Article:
- March 20, 2013 9:55 AM
Ontario's Doctors: Antibiotic Resistance Poses Major Threat to Public Health
TORONTO, March 20, 2013 /CNW/ – One of the most fundamental and life-saving tools in medicine is endangered. Ontario's doctors are calling on government to address the growing crisis of antibiotic resistance while there is still time.
According to a new report by the Ontario Medical Association, infections with antibiotic-resistant bacteria are becoming more frequent and difficult to treat, resulting in serious illness and even death. Ontario's doctors warn that the over-use of these crucial medicines weakens their ability to save human lives; we call on federal and provincial governments to immediately enact regulatory changes that will help to reverse this threat by reducing the growth of antibiotic resistant bacteria.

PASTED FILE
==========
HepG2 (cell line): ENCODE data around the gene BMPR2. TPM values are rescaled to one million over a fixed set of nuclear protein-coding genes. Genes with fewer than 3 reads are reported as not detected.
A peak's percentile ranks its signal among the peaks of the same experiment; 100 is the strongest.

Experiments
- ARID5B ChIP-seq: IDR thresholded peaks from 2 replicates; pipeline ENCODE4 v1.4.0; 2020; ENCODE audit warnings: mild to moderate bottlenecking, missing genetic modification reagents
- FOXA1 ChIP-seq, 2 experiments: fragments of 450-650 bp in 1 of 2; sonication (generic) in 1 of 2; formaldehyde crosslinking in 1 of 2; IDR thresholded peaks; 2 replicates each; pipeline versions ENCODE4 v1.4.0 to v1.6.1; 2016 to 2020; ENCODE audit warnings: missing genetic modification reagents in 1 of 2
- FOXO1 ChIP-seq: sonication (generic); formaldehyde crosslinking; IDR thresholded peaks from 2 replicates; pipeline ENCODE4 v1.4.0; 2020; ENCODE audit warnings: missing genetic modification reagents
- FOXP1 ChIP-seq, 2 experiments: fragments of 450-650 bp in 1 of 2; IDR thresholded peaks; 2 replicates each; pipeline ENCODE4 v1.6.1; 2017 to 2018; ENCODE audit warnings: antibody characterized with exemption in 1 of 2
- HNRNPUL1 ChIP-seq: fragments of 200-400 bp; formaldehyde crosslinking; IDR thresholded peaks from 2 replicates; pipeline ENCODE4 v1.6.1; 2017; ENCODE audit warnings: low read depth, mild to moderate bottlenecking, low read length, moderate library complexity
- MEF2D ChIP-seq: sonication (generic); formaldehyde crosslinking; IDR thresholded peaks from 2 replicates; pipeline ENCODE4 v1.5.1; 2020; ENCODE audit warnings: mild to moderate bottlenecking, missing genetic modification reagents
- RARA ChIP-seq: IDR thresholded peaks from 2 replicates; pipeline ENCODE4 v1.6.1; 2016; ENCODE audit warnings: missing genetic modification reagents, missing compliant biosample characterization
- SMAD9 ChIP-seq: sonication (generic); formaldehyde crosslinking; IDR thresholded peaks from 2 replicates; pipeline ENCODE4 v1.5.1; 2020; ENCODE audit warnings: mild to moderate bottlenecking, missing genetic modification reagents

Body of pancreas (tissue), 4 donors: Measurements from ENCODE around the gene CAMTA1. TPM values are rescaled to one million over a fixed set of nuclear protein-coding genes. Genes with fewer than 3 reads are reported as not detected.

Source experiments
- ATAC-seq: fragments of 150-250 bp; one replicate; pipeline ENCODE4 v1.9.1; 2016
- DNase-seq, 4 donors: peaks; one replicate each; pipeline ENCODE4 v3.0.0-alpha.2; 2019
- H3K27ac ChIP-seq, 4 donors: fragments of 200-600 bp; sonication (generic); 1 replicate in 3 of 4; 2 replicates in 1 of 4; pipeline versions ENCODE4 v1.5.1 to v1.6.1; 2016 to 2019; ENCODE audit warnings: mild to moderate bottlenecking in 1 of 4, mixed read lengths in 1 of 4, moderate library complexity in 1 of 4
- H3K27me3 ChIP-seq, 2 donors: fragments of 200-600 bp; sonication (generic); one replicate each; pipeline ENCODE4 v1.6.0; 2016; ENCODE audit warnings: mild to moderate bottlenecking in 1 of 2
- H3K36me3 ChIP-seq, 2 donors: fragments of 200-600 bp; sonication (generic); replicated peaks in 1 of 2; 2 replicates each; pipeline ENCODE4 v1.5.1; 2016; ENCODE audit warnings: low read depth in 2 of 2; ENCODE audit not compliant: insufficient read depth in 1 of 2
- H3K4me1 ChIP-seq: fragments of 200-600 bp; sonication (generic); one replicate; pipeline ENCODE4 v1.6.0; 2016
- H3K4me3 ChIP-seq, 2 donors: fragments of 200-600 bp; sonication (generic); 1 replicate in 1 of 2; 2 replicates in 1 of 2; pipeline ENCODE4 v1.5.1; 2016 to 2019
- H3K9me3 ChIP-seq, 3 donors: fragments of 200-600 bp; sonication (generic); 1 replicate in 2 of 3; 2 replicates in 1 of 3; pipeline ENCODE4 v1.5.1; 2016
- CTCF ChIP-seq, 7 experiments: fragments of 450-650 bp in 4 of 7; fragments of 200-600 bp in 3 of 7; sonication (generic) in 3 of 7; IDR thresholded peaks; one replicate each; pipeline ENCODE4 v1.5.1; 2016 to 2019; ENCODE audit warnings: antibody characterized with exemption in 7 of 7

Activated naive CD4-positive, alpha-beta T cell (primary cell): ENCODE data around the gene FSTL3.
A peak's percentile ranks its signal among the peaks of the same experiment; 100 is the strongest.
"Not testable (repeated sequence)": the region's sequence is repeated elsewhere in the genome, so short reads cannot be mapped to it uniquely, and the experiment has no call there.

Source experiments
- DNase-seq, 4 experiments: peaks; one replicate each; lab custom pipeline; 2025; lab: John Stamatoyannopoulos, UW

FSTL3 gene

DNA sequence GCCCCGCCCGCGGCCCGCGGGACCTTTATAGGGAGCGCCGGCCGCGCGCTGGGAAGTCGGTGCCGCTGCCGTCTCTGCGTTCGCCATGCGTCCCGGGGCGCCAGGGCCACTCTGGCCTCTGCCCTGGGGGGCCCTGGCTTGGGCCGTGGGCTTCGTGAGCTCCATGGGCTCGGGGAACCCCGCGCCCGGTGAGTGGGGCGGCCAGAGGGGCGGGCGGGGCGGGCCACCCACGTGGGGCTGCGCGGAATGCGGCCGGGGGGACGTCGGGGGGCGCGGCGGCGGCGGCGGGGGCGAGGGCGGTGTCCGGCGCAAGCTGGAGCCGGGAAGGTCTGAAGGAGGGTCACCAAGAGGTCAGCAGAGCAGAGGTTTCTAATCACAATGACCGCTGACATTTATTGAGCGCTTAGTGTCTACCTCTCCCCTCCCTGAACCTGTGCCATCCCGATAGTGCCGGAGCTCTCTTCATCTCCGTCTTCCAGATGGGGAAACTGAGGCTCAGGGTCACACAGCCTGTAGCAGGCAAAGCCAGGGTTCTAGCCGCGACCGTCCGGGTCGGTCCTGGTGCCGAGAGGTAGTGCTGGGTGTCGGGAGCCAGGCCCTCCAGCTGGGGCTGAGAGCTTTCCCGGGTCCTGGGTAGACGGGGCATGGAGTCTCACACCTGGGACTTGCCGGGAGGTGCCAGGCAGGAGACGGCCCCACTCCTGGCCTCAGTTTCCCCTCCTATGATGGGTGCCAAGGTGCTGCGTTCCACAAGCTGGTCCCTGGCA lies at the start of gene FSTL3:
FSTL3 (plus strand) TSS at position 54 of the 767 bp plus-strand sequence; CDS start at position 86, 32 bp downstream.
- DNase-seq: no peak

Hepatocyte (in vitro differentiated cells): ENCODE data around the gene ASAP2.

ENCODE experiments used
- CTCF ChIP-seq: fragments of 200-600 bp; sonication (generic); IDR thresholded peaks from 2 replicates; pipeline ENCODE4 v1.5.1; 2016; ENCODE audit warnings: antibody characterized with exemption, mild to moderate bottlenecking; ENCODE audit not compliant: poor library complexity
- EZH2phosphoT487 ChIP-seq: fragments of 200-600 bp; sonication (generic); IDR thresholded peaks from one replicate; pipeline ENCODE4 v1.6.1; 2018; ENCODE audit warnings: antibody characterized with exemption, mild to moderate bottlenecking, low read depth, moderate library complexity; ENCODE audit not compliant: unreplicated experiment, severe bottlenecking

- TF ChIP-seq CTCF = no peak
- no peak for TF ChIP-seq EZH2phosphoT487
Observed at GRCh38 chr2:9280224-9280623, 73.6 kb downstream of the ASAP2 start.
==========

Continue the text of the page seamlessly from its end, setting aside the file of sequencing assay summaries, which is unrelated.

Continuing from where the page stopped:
The report, titled "When Antibiotics Stop Working," finds antibiotics are not as effective as they once were because bacteria are adapting to them. These resistant bacteria are germs that can cause infections like pneumonia, urinary tract infections, or skin infections. For example, ten years ago one dose of antibiotics could have effectively treated a child suffering from strep throat, but it is now becoming more common for a child to have repeated strep throat infections, and for these to develop into more serious consequences, like scarlet fever. And if the first-choice antibiotic fails, physicians are forced to prescribe new ones with harsher side effects.
It is important that everyone who has access to antibiotics shift perspectives and begin to use them as responsibly and prudently as possible. Using antibiotics more carefully, for example, means closing the loophole that allows farmers to feed these medications to their livestock without prescriptions simply to promote growth. And it means keeping better track of patients' antibiotic histories so that physicians can prescribe the medication most likely to work.
Among the recommendations:
- Develop a system for farm industry surveillance to keep track of the identities and quantities of antibiotics being purchased, and those being moved into or out of Ontario. Currently, surveillance of antibiotic movement does not exist in the province;